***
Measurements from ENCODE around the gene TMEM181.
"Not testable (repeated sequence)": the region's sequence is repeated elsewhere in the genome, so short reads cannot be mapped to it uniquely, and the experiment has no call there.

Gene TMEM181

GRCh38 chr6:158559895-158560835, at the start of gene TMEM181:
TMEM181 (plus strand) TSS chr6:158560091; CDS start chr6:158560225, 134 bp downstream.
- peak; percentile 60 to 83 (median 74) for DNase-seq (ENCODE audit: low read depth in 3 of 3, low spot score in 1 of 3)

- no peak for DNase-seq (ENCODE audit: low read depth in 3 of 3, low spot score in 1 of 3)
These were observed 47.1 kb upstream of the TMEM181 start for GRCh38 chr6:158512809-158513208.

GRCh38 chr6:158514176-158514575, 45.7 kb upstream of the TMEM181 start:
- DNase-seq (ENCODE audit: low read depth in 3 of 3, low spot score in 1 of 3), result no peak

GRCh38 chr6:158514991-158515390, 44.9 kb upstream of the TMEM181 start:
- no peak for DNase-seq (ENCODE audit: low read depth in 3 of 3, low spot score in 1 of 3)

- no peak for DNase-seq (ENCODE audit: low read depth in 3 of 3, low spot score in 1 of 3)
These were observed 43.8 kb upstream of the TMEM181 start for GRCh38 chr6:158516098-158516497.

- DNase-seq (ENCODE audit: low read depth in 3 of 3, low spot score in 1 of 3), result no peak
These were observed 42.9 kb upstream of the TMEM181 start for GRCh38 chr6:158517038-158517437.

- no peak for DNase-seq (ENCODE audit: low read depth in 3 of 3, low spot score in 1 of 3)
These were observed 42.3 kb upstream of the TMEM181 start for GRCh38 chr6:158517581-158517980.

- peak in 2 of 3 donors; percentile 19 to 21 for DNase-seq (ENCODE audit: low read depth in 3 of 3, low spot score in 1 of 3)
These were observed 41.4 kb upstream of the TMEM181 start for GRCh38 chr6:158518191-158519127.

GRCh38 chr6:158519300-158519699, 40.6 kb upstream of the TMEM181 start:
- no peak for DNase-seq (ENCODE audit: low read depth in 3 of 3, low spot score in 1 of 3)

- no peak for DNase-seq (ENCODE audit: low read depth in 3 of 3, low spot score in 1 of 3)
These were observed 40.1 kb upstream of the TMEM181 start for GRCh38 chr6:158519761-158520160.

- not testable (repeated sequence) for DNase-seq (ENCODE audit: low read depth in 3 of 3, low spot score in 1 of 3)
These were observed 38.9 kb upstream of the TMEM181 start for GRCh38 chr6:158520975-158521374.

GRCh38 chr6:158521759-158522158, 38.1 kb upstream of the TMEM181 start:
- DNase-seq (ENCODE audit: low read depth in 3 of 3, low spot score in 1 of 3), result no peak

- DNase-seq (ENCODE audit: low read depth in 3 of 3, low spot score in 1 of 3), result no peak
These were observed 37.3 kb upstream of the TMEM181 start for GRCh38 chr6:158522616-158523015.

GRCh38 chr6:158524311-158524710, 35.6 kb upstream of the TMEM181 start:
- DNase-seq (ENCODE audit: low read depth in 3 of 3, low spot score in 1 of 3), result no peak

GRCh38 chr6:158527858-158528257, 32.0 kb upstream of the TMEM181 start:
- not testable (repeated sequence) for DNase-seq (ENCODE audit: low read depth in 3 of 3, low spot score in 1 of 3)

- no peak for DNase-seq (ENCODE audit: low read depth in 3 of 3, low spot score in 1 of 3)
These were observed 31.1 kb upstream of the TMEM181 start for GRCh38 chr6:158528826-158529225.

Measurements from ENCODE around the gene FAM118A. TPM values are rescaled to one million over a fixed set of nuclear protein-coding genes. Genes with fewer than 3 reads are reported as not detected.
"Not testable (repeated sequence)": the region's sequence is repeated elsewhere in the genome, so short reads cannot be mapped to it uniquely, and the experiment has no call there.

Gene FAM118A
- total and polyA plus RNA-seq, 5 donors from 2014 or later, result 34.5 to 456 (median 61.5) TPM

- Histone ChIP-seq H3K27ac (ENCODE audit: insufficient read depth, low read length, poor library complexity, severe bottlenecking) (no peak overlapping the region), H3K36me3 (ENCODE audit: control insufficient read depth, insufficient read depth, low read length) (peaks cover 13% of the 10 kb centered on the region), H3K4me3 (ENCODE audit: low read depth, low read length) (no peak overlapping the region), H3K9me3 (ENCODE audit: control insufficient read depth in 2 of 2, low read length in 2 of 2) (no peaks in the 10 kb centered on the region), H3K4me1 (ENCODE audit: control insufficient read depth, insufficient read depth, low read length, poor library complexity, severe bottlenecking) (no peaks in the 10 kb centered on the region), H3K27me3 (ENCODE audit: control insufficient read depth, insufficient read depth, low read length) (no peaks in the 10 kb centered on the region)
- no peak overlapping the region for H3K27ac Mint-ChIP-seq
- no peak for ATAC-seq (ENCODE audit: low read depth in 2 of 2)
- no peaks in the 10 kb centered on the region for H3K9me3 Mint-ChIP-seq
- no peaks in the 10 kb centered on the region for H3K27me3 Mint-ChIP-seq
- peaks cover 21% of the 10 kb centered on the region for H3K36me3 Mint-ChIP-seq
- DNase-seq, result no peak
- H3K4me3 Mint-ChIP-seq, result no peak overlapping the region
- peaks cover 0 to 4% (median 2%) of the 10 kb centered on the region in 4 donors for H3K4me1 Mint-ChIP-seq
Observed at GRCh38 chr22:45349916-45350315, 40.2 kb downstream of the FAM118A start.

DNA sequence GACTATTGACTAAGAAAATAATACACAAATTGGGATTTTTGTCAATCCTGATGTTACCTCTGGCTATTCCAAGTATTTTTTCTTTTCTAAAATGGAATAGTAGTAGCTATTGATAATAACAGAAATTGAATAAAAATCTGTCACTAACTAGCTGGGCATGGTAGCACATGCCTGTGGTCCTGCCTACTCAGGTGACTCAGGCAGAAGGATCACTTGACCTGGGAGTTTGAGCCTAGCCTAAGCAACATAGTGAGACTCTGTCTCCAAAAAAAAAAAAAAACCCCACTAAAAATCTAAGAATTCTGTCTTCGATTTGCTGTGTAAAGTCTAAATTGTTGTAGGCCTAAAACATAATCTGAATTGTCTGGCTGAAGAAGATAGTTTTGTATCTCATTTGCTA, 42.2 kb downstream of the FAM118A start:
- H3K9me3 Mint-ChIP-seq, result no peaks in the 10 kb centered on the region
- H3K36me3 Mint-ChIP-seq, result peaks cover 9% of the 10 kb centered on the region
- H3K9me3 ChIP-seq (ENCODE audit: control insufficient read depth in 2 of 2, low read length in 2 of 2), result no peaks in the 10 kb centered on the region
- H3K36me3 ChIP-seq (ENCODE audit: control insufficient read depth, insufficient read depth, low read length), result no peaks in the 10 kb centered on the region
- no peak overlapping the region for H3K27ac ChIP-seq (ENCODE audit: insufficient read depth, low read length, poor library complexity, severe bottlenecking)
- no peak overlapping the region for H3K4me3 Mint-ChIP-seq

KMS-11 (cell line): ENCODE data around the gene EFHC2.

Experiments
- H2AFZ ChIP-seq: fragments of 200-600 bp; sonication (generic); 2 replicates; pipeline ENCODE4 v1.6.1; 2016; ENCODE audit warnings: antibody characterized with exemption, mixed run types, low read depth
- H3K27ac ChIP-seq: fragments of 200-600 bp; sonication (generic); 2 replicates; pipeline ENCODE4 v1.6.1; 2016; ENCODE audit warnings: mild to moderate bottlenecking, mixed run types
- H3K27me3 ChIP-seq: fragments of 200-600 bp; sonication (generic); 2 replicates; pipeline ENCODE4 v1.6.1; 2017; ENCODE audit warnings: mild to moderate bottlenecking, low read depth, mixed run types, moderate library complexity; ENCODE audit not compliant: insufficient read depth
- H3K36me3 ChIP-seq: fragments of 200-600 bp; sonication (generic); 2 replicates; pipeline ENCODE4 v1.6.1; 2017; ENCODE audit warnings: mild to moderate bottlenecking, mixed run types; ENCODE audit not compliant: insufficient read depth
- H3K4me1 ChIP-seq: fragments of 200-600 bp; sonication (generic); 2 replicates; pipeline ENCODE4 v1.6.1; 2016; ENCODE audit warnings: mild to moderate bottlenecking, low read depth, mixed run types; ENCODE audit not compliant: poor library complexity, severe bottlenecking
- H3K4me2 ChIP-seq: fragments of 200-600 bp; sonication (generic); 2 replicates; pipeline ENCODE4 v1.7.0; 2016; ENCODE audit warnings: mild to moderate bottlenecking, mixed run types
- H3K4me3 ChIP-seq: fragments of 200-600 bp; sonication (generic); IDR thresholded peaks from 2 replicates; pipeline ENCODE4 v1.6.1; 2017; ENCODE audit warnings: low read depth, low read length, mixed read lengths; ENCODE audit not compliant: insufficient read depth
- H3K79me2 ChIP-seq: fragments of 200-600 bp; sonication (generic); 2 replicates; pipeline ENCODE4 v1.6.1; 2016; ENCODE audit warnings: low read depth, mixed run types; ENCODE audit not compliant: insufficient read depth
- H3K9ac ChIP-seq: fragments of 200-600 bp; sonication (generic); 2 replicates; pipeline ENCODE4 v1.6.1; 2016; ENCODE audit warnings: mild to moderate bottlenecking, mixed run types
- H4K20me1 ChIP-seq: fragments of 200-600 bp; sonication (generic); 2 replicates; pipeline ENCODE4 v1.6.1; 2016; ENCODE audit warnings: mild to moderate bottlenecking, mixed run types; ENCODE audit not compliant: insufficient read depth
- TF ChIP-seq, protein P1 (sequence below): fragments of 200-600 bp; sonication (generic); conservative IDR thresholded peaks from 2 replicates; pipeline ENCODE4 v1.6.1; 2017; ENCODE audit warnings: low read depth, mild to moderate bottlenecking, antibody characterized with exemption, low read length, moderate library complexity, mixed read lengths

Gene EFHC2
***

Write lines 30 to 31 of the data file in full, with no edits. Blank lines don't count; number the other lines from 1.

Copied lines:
These were observed 37.3 kb upstream of the TMEM181 start for GRCh38 chr6:158522616-158523015.

GRCh38 chr6:158524311-158524710, 35.6 kb upstream of the TMEM181 start: